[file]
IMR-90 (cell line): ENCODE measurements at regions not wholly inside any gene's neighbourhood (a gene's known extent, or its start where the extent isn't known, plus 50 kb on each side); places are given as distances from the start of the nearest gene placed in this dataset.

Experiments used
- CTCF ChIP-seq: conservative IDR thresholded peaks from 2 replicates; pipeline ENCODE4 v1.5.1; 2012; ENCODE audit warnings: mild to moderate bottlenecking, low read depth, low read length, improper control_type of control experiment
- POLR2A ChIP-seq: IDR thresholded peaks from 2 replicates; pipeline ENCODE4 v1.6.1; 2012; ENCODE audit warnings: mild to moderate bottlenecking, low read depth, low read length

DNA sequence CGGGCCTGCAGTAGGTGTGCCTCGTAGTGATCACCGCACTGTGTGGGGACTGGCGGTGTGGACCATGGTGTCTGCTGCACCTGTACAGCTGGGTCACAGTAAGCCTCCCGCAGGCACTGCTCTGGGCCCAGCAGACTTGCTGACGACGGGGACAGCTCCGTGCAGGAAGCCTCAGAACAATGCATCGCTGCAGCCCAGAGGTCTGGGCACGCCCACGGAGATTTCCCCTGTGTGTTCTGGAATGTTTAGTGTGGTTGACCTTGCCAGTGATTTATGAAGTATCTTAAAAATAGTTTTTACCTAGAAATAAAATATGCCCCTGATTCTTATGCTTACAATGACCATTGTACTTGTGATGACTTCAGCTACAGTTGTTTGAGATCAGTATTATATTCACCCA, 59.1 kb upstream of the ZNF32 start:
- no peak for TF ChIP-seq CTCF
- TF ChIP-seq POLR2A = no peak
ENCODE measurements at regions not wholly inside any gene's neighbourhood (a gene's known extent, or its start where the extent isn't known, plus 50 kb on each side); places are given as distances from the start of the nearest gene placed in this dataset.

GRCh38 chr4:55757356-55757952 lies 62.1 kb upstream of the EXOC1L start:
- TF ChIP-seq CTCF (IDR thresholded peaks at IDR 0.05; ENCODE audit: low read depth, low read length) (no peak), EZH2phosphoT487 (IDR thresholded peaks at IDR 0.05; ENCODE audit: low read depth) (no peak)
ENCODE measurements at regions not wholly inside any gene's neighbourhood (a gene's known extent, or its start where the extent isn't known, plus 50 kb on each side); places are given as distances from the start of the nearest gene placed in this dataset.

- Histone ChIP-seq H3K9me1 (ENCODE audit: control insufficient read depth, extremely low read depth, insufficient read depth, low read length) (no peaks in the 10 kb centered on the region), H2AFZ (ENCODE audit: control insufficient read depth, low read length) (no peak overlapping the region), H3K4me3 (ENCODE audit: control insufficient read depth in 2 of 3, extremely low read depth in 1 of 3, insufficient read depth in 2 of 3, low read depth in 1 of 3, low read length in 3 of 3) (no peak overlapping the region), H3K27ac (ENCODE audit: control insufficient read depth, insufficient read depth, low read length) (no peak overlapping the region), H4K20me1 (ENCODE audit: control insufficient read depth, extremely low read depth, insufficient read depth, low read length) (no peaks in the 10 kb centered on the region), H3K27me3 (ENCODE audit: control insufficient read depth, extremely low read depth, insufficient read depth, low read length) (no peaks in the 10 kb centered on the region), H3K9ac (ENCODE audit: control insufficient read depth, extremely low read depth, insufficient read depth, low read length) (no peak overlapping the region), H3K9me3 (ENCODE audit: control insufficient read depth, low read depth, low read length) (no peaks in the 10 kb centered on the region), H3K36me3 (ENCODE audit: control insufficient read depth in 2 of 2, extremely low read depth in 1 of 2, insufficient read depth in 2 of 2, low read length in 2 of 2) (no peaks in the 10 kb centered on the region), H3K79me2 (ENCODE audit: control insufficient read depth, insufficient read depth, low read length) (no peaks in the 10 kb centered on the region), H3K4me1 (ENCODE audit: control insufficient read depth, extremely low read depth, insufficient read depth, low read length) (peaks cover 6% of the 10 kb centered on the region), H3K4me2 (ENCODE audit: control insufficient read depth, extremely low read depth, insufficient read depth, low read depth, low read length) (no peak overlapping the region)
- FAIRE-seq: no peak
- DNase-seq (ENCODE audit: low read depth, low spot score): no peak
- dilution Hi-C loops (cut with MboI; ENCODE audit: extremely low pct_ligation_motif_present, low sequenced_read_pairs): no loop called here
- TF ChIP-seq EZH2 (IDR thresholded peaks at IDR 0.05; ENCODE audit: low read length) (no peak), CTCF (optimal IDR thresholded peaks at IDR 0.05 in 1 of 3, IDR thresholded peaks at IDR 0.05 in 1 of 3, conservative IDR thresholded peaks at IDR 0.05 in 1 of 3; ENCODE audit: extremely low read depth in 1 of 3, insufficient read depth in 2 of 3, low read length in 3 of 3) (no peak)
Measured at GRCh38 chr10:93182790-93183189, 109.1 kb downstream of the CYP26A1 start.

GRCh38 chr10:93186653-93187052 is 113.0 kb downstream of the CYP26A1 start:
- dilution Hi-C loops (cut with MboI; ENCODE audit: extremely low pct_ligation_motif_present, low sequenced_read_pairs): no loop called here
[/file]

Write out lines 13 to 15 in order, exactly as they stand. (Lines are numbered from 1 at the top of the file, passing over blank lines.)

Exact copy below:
- FAIRE-seq: no peak
- DNase-seq (ENCODE audit: low read depth, low spot score): no peak
- dilution Hi-C loops (cut with MboI; ENCODE audit: extremely low pct_ligation_motif_present, low sequenced_read_pairs): no loop called here